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US approach to climate change policy and agriculture

- Friday, May 15, 2009

At the Agriculture, Greenhouse and Emissions Trading conference, delegates heard that in the USA, agriculture and forestry offsets will be the oil that enables an emissions trading scheme to run smoothly.

This is according to David Miller, Director of Research and Commodity Services for the Iowa Farm Bureau. The United States has not ratified the Kyoto Protocol, and as such emissions trading schemes established there are voluntary, though the emission reduction targets contracted by companies or individuals when entering the voluntary market are legally binding. In Australia, the proposed Carbon Pollution Reduction Scheme is Kyoto compliant, so is bound by the accounting rules associated with the Protocol.

The Iowa Farm Bureau established the first licensed aggregator of carbon credits on the Chicago Climate Exchange which is North America’s only voluntary cap and trade scheme covering all six greenhouse gases. Today the Iowa Farm Bureau handles about 6 million carbon credits annually through its entity AgraGate.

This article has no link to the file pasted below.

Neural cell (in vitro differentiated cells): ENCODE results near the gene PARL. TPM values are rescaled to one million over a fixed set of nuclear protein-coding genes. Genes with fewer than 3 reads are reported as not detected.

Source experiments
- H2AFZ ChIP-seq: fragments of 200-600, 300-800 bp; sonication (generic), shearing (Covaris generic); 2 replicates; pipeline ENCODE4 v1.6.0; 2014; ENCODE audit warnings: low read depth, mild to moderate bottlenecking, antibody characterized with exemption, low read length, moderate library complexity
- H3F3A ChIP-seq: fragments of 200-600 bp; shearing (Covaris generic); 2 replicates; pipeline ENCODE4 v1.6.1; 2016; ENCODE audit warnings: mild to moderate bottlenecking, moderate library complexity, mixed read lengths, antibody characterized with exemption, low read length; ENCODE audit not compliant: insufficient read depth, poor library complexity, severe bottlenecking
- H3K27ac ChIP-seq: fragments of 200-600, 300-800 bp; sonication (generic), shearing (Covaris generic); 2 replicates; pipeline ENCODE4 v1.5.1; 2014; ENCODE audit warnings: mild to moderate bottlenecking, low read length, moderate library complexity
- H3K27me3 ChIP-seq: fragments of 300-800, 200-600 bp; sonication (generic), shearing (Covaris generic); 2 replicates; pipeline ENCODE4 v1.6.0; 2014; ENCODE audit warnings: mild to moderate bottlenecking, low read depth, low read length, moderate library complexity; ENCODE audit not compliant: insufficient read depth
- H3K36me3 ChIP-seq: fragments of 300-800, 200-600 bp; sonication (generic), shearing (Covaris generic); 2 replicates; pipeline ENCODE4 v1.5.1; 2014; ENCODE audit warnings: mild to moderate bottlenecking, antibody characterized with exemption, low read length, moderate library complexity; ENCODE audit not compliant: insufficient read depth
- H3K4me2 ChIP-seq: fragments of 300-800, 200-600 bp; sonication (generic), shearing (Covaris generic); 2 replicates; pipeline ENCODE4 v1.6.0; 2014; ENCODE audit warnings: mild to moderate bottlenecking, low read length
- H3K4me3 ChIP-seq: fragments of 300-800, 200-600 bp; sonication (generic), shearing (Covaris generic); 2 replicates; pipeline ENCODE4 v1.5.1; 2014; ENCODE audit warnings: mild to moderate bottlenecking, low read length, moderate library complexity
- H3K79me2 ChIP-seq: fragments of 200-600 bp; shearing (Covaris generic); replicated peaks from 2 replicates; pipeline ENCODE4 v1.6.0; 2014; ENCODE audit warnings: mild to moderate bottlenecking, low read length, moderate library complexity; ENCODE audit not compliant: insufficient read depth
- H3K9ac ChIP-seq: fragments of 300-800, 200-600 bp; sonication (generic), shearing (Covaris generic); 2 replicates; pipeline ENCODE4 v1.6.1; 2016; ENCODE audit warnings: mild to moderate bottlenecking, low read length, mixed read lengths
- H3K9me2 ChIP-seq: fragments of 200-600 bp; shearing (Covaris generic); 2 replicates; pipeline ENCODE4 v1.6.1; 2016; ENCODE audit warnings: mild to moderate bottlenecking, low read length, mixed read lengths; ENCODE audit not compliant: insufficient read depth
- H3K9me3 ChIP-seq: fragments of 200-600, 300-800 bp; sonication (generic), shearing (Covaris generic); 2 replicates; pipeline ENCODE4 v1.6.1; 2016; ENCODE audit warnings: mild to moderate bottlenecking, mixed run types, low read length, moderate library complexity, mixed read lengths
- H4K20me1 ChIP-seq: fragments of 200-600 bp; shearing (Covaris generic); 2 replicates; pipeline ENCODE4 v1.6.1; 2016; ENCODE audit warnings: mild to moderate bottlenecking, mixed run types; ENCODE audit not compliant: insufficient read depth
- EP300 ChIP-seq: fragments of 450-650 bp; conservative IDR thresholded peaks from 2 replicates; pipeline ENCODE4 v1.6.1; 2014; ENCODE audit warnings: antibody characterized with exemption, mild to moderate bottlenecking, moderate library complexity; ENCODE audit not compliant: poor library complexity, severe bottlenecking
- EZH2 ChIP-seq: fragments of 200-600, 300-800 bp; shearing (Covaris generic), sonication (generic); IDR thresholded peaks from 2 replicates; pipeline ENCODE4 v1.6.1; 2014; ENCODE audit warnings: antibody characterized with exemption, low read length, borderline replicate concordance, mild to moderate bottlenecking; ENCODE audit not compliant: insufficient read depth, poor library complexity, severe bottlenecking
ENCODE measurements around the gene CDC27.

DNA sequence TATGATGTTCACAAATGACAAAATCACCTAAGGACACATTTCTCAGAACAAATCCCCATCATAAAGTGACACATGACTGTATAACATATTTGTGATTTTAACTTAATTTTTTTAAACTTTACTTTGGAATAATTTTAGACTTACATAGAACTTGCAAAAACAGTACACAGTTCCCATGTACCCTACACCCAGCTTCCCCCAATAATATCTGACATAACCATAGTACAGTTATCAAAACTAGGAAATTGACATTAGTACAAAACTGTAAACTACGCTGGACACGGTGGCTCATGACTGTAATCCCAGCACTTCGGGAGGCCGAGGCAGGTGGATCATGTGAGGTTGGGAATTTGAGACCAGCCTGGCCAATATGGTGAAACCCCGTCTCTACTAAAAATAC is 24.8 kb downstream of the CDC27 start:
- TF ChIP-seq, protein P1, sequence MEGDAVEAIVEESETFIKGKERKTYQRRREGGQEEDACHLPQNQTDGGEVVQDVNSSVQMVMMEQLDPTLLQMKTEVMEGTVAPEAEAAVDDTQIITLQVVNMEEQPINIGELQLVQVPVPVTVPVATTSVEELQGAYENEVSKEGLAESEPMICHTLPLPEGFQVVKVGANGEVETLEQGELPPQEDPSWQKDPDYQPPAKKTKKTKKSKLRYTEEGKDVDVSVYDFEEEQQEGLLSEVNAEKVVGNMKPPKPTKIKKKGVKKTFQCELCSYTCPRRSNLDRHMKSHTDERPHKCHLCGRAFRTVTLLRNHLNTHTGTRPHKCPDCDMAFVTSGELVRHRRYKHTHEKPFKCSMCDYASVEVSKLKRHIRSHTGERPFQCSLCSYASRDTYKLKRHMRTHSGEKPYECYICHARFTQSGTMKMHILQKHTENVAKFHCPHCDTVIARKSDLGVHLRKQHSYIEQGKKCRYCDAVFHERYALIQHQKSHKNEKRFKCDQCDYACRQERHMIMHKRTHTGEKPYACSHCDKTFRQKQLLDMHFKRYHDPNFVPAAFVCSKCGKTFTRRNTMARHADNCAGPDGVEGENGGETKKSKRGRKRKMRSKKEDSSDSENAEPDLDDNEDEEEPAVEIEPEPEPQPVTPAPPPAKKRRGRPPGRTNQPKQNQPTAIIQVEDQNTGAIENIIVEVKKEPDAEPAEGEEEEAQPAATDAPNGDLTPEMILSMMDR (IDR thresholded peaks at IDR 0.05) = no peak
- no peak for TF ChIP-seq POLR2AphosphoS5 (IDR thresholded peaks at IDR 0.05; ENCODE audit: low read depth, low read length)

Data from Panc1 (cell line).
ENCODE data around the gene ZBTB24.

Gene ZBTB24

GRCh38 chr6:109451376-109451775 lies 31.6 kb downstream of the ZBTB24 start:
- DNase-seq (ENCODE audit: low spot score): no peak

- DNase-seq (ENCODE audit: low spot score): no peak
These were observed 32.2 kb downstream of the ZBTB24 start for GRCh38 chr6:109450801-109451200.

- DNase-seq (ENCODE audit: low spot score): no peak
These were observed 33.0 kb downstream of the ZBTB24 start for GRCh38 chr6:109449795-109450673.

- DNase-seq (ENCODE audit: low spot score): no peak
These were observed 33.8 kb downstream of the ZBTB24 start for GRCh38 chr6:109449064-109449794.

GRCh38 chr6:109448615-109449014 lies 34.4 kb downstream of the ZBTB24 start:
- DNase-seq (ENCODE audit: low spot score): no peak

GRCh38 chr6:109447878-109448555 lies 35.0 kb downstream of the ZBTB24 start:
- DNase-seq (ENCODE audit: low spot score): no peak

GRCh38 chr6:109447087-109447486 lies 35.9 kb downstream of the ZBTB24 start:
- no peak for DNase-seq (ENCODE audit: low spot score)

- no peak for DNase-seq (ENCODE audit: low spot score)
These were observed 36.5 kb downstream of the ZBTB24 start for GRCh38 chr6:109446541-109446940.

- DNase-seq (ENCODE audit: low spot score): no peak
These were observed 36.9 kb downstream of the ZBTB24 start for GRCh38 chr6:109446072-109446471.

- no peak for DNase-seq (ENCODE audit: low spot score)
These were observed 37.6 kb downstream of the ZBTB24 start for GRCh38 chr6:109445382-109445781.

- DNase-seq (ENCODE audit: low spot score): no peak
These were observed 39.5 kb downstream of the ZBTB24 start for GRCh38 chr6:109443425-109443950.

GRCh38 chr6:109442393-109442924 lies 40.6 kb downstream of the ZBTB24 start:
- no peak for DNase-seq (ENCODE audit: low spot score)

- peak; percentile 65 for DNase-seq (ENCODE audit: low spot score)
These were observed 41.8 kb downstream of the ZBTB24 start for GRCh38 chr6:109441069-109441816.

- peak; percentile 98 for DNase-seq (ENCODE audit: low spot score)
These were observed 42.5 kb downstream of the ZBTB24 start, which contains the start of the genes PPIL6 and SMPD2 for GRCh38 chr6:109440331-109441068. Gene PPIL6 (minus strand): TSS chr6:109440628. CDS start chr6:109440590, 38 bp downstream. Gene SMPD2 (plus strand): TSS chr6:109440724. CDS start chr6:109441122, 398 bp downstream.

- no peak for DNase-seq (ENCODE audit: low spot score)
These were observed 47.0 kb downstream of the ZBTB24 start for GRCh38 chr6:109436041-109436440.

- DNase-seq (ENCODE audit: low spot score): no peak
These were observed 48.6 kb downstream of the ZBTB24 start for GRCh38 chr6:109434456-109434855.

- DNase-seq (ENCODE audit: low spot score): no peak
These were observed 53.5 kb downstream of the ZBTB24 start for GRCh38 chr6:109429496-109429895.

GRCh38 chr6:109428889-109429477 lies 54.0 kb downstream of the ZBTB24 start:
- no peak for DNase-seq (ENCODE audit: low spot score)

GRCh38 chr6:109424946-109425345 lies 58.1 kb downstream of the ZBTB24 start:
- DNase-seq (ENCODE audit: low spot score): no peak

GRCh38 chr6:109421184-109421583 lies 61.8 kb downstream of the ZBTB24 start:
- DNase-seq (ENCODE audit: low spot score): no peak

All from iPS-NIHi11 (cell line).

The United States has many regional initiatives already in operation such as the Regional Greenhouse Gas Initiative (RGGI), the West Coast Initiative (WCI) and the Midwest GHG Accord .  

According to David Miller, as the carbon market matures, more opportunities will emerge for agriculture and forestry. Protocols for no-till, rangeland and afforestation management have been developed and implemented under the Chicago Climate Exchange, which has allowed the farm sector to learn by doing. Today over 9,000 landowners are involved across 35 states. David Miller suggests that under the proposed cap and trade emissions trading scheme in the US there will be a threshold like that suggested under the Australian Carbon Pollution Reduction Scheme, which will result in less than 2 per cent of American farms being included. Despite offsets reducing the overall cost of a trading scheme, David says shots have been fired at agriculture and forestry offsets because there’s skepticism that they should be included and questions over whether there should be separate systems established for these offsets.

There are some interesting points made regarding the United States’ climate change policy on this site, which expand on the views David Miller expressed at the Conference.

What are your thoughts on the US approach to climate change policy and agriculture?

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